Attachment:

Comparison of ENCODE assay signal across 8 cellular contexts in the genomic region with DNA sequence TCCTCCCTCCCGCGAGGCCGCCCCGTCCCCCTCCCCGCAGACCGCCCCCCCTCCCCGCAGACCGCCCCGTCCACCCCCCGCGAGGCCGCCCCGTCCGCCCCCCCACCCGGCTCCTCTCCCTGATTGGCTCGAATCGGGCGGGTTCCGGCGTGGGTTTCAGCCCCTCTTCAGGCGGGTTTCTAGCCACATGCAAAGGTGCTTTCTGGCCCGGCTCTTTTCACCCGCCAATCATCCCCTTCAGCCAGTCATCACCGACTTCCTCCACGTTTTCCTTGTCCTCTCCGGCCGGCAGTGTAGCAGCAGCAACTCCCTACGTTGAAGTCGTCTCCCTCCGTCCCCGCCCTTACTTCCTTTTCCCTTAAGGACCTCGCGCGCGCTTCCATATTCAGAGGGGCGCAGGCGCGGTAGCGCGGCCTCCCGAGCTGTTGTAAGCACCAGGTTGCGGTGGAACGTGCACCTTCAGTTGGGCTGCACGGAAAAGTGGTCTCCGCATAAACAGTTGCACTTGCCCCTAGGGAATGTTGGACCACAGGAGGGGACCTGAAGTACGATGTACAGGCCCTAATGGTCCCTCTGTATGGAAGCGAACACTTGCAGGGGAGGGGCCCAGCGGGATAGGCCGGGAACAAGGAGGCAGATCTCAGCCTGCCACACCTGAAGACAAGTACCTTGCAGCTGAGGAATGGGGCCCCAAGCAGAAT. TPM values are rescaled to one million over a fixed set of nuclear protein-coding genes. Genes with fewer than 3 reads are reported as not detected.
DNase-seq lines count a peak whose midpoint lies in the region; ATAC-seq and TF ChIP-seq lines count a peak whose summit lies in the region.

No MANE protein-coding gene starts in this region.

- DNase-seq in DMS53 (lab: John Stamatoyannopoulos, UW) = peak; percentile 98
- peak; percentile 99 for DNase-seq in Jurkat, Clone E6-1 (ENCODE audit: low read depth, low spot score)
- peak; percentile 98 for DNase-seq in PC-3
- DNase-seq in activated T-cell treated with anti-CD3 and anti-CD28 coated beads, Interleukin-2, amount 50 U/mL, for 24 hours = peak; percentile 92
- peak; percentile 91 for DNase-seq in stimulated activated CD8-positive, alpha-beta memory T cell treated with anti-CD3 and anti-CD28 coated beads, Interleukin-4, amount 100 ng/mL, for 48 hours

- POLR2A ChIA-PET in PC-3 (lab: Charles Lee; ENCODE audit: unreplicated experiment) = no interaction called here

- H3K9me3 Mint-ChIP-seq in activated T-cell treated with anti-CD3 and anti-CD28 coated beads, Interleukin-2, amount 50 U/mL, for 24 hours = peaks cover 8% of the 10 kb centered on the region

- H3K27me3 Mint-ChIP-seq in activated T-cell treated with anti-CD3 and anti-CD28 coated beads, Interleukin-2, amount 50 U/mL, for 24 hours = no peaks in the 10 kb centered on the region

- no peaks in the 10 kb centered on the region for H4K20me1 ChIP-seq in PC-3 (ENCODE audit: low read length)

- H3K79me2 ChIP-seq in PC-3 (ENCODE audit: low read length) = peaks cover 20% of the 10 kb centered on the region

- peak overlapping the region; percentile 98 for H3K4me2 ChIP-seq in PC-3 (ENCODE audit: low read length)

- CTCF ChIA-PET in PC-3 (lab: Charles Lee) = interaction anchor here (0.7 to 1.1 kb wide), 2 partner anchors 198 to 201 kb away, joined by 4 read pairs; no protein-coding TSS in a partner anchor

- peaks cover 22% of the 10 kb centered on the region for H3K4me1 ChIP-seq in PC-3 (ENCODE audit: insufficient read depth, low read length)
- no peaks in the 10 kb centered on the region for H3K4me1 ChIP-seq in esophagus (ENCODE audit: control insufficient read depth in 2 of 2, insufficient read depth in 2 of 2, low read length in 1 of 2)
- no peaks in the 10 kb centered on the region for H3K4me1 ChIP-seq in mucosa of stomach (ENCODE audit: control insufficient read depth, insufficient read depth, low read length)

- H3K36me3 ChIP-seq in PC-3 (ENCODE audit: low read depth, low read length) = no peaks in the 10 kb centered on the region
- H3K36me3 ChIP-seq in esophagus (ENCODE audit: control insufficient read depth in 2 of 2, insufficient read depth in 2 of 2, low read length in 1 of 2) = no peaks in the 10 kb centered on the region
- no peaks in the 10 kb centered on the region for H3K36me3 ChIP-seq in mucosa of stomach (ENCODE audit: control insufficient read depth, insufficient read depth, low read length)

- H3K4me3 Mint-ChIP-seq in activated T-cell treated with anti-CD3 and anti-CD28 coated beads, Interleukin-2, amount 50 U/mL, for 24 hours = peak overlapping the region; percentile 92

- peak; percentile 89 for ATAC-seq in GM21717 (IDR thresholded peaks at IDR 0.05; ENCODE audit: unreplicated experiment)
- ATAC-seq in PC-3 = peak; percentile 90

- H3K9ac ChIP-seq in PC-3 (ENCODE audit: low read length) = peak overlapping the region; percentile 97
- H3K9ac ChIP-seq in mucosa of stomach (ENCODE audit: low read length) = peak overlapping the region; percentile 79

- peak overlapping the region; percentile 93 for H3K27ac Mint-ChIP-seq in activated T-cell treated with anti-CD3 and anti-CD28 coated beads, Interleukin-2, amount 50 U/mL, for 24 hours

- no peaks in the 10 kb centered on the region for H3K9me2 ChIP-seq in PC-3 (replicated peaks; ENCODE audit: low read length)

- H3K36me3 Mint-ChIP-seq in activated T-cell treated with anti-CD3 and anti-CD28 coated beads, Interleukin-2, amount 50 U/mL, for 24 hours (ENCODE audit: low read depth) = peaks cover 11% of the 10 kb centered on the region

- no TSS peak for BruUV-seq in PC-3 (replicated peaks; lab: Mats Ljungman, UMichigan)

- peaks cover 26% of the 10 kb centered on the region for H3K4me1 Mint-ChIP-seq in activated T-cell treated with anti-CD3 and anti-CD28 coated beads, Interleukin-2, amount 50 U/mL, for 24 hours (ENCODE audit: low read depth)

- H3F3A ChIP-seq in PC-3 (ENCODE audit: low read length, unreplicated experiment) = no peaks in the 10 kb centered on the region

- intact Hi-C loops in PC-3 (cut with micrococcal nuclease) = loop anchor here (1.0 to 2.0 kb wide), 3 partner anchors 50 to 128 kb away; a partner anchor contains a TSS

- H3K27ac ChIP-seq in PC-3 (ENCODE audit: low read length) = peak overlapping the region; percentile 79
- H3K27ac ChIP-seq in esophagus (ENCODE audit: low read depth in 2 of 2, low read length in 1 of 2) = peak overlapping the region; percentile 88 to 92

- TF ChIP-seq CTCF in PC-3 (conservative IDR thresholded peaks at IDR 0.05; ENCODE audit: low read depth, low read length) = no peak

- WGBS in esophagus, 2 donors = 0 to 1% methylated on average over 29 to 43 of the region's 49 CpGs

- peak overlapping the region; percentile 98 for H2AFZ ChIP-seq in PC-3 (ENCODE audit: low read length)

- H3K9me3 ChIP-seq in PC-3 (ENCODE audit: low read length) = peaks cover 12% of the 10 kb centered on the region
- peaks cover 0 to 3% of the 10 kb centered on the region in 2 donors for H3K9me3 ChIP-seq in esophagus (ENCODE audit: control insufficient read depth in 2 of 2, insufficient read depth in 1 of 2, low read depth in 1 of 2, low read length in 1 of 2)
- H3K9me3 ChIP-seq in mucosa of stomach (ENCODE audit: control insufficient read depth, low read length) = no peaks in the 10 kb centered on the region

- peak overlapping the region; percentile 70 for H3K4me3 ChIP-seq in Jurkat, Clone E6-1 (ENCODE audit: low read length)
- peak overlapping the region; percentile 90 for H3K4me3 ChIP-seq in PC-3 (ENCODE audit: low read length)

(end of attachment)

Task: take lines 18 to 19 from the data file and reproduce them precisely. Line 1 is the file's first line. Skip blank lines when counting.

- no peaks in the 10 kb centered on the region for H3K4me1 ChIP-seq in mucosa of stomach (ENCODE audit: control insufficient read depth, insufficient read depth, low read length)

- H3K36me3 ChIP-seq in PC-3 (ENCODE audit: low read depth, low read length) = no peaks in the 10 kb centered on the region